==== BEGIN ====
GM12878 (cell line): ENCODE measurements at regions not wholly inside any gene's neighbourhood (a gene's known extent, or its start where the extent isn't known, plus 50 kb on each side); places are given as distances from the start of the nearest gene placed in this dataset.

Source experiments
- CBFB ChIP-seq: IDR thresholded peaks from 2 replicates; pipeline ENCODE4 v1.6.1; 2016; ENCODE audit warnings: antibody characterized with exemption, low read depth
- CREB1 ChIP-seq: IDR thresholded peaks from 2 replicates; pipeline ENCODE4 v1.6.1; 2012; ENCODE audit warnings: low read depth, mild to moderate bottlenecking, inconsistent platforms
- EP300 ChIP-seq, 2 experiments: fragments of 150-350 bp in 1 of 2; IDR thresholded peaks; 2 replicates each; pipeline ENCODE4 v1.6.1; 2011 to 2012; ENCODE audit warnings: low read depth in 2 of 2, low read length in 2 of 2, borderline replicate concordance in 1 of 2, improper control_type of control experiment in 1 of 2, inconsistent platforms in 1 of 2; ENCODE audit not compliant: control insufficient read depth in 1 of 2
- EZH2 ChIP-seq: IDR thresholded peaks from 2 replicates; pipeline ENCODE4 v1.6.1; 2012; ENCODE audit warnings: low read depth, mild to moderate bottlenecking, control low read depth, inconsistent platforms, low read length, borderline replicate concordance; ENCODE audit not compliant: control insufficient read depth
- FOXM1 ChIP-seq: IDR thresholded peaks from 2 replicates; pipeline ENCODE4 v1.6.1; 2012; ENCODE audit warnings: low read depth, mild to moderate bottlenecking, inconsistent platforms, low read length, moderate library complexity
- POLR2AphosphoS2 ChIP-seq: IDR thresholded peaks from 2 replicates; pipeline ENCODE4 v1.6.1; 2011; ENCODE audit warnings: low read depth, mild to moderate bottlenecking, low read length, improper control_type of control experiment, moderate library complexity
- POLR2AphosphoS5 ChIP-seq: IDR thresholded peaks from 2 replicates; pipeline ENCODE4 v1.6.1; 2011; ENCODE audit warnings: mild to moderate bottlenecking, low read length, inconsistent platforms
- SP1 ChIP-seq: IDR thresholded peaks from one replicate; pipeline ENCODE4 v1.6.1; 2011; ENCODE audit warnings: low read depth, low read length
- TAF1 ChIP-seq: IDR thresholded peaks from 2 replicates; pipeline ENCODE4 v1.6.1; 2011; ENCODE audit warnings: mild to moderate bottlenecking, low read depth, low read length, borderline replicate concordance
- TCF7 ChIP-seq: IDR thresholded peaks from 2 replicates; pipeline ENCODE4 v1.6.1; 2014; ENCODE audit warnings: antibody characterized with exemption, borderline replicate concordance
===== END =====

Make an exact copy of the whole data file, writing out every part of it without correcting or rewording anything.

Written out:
GM12878 (cell line): ENCODE measurements at regions not wholly inside any gene's neighbourhood (a gene's known extent, or its start where the extent isn't known, plus 50 kb on each side); places are given as distances from the start of the nearest gene placed in this dataset.

Source experiments
- CBFB ChIP-seq: IDR thresholded peaks from 2 replicates; pipeline ENCODE4 v1.6.1; 2016; ENCODE audit warnings: antibody characterized with exemption, low read depth
- CREB1 ChIP-seq: IDR thresholded peaks from 2 replicates; pipeline ENCODE4 v1.6.1; 2012; ENCODE audit warnings: low read depth, mild to moderate bottlenecking, inconsistent platforms
- EP300 ChIP-seq, 2 experiments: fragments of 150-350 bp in 1 of 2; IDR thresholded peaks; 2 replicates each; pipeline ENCODE4 v1.6.1; 2011 to 2012; ENCODE audit warnings: low read depth in 2 of 2, low read length in 2 of 2, borderline replicate concordance in 1 of 2, improper control_type of control experiment in 1 of 2, inconsistent platforms in 1 of 2; ENCODE audit not compliant: control insufficient read depth in 1 of 2
- EZH2 ChIP-seq: IDR thresholded peaks from 2 replicates; pipeline ENCODE4 v1.6.1; 2012; ENCODE audit warnings: low read depth, mild to moderate bottlenecking, control low read depth, inconsistent platforms, low read length, borderline replicate concordance; ENCODE audit not compliant: control insufficient read depth
- FOXM1 ChIP-seq: IDR thresholded peaks from 2 replicates; pipeline ENCODE4 v1.6.1; 2012; ENCODE audit warnings: low read depth, mild to moderate bottlenecking, inconsistent platforms, low read length, moderate library complexity
- POLR2AphosphoS2 ChIP-seq: IDR thresholded peaks from 2 replicates; pipeline ENCODE4 v1.6.1; 2011; ENCODE audit warnings: low read depth, mild to moderate bottlenecking, low read length, improper control_type of control experiment, moderate library complexity
- POLR2AphosphoS5 ChIP-seq: IDR thresholded peaks from 2 replicates; pipeline ENCODE4 v1.6.1; 2011; ENCODE audit warnings: mild to moderate bottlenecking, low read length, inconsistent platforms
- SP1 ChIP-seq: IDR thresholded peaks from one replicate; pipeline ENCODE4 v1.6.1; 2011; ENCODE audit warnings: low read depth, low read length
- TAF1 ChIP-seq: IDR thresholded peaks from 2 replicates; pipeline ENCODE4 v1.6.1; 2011; ENCODE audit warnings: mild to moderate bottlenecking, low read depth, low read length, borderline replicate concordance
- TCF7 ChIP-seq: IDR thresholded peaks from 2 replicates; pipeline ENCODE4 v1.6.1; 2014; ENCODE audit warnings: antibody characterized with exemption, borderline replicate concordance